Tuesday, August 21, 2007

We are only 6 percent of the world's population, but we produce about a quarter of the world's greenhouse gases


The ugly American is the lazy fat guy

mowing down the trees in his personal Sherman tank

It's the paranoid 90-pound woman whose forehead

barely crests over the steering wheel

of her three-ton cocoon

We are the nation of insufferable whiners

about our subsidized price of gas


''You Americans and your giant cars,'' a British hiker said to us at a Swiss alpine hut. ''Why do you need those things?''

''Your cars are monstrous,'' said a German telecommunications businessman on a train out of Frankfurt. ''It's unbelievable that anyone would need a car the size you drive.''

''Doesn't anyone care about the environment back in the States?'' asked one of our hosts in rural northern Germany.

Bush was held in a particular scorn by nearly every European we met in a recent vacation to Switzerland and Germany. His pulling out of the Kyoto accords on global warming was viewed as an arrogant declaration of who owns the White House. As the British hiker put it, ''You are the United States of Oil.''

The sneer we show to the world on the environment is sure to worsen before it gets better. Last month a report in the US Department of Transportation report found that sport utility vehicles, minivans, and pickup trucks now account for 51 percent of new vehicle sales.

The report also found that those vehicles, classified as light-duty trucks, now account for more miles driven on American roads than passenger cars.

The effects of these gas guzzlers are becoming as choking as a sheet of smog. Preliminary federal figures released last month found that in the last three years, carbon dixoide emissions from transportation have for the first time surpassed the CO2 emissions from industrial sources. Carbon dioxide emissions are a leading contributor to global warming.

In greater Washington, D.C., the percentage of SUVs has grown from 15 percent of personal vehicles to 25 percent in the last five years.

The spewing of emissions from these cars that get less than 20 miles a gallon will likely force the region over its acceptable limits for air pollution. If the region goes over the limit, it cannot initiate new road and bridge projects.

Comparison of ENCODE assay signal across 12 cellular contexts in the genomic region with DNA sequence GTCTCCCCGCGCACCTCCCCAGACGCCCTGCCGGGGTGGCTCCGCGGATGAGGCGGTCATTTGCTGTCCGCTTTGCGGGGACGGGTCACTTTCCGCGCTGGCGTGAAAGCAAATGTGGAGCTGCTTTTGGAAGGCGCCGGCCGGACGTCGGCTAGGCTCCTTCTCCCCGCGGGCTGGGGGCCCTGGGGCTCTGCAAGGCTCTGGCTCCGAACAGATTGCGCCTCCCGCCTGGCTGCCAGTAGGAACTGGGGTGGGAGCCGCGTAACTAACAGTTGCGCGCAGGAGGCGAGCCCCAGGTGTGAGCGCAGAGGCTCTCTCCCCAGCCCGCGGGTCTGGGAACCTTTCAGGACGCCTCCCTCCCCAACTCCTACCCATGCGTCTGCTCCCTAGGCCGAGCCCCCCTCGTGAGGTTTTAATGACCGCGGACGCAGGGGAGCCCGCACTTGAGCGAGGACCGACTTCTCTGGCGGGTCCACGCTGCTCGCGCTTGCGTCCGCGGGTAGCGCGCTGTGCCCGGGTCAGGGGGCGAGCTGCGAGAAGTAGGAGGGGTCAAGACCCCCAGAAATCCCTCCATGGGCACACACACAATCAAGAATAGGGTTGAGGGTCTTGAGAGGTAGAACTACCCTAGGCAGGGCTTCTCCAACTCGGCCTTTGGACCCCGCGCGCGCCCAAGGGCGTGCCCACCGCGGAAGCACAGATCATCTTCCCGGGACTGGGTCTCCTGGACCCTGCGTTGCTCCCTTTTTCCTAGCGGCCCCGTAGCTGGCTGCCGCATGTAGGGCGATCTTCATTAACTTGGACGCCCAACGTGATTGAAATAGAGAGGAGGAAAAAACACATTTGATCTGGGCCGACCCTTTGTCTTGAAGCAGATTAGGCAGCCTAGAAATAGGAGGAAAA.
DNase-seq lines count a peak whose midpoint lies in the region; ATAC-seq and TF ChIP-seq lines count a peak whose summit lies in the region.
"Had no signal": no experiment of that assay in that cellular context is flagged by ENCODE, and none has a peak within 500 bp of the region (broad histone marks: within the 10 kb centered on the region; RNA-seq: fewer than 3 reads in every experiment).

Just as the size of the American house has grown even as the size of the American family has shrunk, the size of our cars has mushroomed without an excusable rationale.

Detroit keeps telling us we need sport utility vehicles to roar over mountains and plow through lakes. The dream of leaving one's tire tracks on rugged landscapes has allowed auto makers to charge on average 58 percent more for SUVs than passenger cars.

But in the report from the Department of Transportation, authors Kara Maria Kockelman and Yong Zhao of the University of Texas found that sport utility vehicles are used no more than passenger cars for recreational purposes.

Years ago, the auto lobby succeeded in avoiding miles-per-gallon standards on SUVs, minivans, and pickup trucks by having them classified as cargo vehicles. But the authors found ''no strong indication that minivans and SUVs are used as `work' vehicles.''

They even found that ''pickups are more popular among households than they were 20 years ago when American life was less urban, so it is not clear that pickups are performing unusual services either.''

It is clear what unusual damage the giant American car is doing. The Europeans we met were quick to say they were not perfect, with a highly publicized debate this spring in northern Germany over nuclear waste.

What they could not understand was the extent of America's ignorance, denial, or selfishness about a problem we could easily work on by raising fuel standards.

We are only 6 percent of the world's population, but we produce about a quarter of the world's greenhouse gases.

This week, it was reported that a panel appointed by the National Academy of Sciences says that fuel efficiency can be increased. But, fitting of a panel backed by Bush, the report set no specific goals.

The panel included no environmentalists, only engineers and consultants tied to the oil and auto industries.

That does not inspire much hope of a serious raising of standards. It will surely inspire more shaking of heads from our European friends.

In their minds American men are going to grow fatter and women even more tiny as our cars grow from tanks into aircraft carriers. Americans seem incapable of looking themselves in the mirror and declaring how ugly they are. Derrick Z. Jackson @ Common Dreams


1 comments:

Riley said...

Congress is currently working on legislation to help raise fuel efficiency standards, its just hit a road block because Democrats in the House are having trouble reach a compromise. They need to find a way to balance a raise in standards that doesn't negatively impact consumer choice and the industry at the same time. There is some bipartisan work on a compromise that raises standards and because it separates trucks and cars it is one that will be achievable. I do some work with the AAM and I really hope some positive change happens soon.